Suruga Bay Quick guide
Shizuoka Prefecture's“Gateway to the Ocean”, Located in the Center of the Japanese Archipelago
Suruga Bay is located in Shizuoka Prefecture at almost the center of the Japanese archipelago. It is situated directly to the south of UNESCO World Cultural Heritage Site Mount Fuji.
The bay's total surface area is approximately 2,300 square kilometers. The north-to-south distance of about sixty kilometers, while the mouth of the bay, spanning from Omaezaki in the west to Irozaki at the tip of the Izu Peninsula in the east, measures roughly fifty-six kilometers.
Notably, Suruga Bay reaches a maximum depth of 2,500 meters, distinguishing it as the deepest bay in Japan.
Japan's Deepest Bay, 2,500 Meters Deep, Formed 600,000 Years Ago
Suruga Bay's origins can be traced back to six hundred thousand years ago. A chain of underwater volcanoes, the predecessor of the present-day Izu Peninsula, were carried by tectonic movement from the southern Pacific Ocean hundreds of kilometers north into Japan, causing a collision that led to the bay's formation.
This movement was caused by the Philippine Sea Plate. As a result of this background, the bay is also the location of the dividing line between the Philippine Sea Plate and the Eurasian Plate. This divider, known as the Suruga Trough, accounts for Suruga Bay's extraordinary depth of 2,500 meters.
Difference in Elevation with Mount Fuji: 6,000 Meters Dynamic Seabed Topography
Were one to completely drain Suruga Bay of water, it would provide a glimpse into the dynamic topography of the seabed. The floor of Suruga Bay is characterized by its extremely sharp slopes, plunging five hundred meters below sea level a mere two kilometers from the coast.
The interior part of the bay features a submarine canyon of one thousand meters in depth, which runs through the mouth of the bay all the way to the Mariana Trench.
These sharp inclines lie in dramatic contrast with nearby Mount Fuji, which towers 3,776 meters above sea level. The total height difference between the deepest part of the bay, which is 2,500 meters in depth, and the peak of the mountain amounts to an impressive six thousand meters, giving Shizuoka Prefecture a unique juxtaposition of high and low.
Three Deep Ocean Waters: the Kuroshio Current, the Subarctic Zone, and the Pacific Ocean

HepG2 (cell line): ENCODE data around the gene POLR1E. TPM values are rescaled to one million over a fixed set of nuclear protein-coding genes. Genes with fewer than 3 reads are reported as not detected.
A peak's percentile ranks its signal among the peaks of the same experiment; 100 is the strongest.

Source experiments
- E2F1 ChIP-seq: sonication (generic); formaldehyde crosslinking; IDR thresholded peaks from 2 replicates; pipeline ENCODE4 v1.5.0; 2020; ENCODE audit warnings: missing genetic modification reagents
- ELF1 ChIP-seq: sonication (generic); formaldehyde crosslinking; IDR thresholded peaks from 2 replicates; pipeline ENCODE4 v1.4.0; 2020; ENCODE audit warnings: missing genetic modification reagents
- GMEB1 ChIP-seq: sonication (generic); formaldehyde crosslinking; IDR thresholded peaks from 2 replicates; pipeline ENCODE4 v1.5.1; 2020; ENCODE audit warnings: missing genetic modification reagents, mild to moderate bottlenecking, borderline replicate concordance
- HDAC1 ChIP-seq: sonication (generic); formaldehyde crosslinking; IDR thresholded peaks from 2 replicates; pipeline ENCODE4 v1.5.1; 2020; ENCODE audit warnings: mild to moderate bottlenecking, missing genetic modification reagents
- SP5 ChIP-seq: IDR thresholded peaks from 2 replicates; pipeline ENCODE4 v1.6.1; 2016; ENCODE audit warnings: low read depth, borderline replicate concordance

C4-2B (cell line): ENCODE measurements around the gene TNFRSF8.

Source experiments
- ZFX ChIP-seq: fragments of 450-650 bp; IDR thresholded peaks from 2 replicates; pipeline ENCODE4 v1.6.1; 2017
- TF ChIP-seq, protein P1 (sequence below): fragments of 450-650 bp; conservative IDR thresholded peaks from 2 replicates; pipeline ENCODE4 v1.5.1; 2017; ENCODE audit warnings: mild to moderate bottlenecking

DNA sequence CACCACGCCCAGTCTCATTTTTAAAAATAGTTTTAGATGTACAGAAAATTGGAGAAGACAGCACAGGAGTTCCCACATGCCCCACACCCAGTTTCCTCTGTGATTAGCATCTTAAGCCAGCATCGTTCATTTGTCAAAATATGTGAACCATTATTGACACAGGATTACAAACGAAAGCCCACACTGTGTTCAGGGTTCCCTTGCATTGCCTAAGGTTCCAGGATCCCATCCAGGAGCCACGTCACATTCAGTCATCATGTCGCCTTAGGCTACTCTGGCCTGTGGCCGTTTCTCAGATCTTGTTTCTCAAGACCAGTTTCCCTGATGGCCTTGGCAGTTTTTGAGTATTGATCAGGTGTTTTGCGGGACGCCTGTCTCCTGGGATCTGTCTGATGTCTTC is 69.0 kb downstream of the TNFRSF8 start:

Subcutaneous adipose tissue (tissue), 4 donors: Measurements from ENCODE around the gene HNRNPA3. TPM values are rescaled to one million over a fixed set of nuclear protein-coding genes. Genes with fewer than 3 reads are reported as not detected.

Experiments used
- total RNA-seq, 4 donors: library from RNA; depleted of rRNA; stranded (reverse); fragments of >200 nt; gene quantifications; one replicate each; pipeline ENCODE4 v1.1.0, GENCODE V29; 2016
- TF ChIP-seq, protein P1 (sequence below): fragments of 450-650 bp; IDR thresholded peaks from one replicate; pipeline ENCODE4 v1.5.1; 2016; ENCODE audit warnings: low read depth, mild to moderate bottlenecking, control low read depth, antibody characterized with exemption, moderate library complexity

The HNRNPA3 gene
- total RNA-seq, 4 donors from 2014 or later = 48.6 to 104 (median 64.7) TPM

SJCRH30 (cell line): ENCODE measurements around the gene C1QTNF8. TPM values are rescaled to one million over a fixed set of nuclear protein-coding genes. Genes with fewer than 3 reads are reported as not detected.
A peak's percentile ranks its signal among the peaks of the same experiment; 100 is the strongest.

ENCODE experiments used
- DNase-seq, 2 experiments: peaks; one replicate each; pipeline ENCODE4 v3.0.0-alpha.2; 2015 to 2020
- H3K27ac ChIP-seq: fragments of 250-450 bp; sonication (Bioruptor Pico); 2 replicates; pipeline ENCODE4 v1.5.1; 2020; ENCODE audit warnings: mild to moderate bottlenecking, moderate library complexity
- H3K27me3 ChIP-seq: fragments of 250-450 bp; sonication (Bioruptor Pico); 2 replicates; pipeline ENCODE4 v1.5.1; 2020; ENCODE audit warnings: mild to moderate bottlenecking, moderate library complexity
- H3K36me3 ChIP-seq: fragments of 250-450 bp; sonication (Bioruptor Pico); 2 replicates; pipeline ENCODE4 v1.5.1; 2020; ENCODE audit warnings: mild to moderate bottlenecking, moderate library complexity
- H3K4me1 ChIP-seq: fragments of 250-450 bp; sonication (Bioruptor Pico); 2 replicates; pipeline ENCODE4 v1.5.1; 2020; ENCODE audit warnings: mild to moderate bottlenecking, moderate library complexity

This jagged landscape forms part of the basis for Suruga Bay's life- giving attributes.
As a result of these conditions, the parts of the bay close to the shore feature three types of deep ocean water: those from the Kuroshio Current, the Subarctic Zone, and the Pacific Ocean.
The deep ocean waters are essentially devoid of sunlight, making photosynthesis impossible even for phytoplankton, and stay completely separate from the water from shallower areas.
As a result, these waters exhibit an isothermal cold temperature while also remaining highly pure and rich in nutrients.
In addition to providing sustenance to a broad range of marine organisms, these properties also give the water potential for use in commercial products. Currently, Shizuoka Prefecture is working to harness the waters of the Kuroshio Current in particular for food, pharmaceuticals, and other fields.
Mount Fuji and Suruga Bay, Linked by Spring Waters
Though Mount Fuji and Suruga Bay are set apart by their contrasting altitudes, they are linked by a common network of springs, as shown in this diagram. Precipitation on Mount Fuji, which totals approximately 2.5 billion tons annually, seeps into the earth and becomes groundwater, then reemerges from springs at the surface.
Owing to this process, the coast of Suruga Bay is home to numerous famous springs. These waters provide nourishment to their rich natural surroundings as they flow into the bay, where they provide an optimal environment for sakura-ebi shrimp and other forms of life.
Scientists have also confirmed the presence of springs on the bottom of Suruga Bay and are currently working to learn more about them.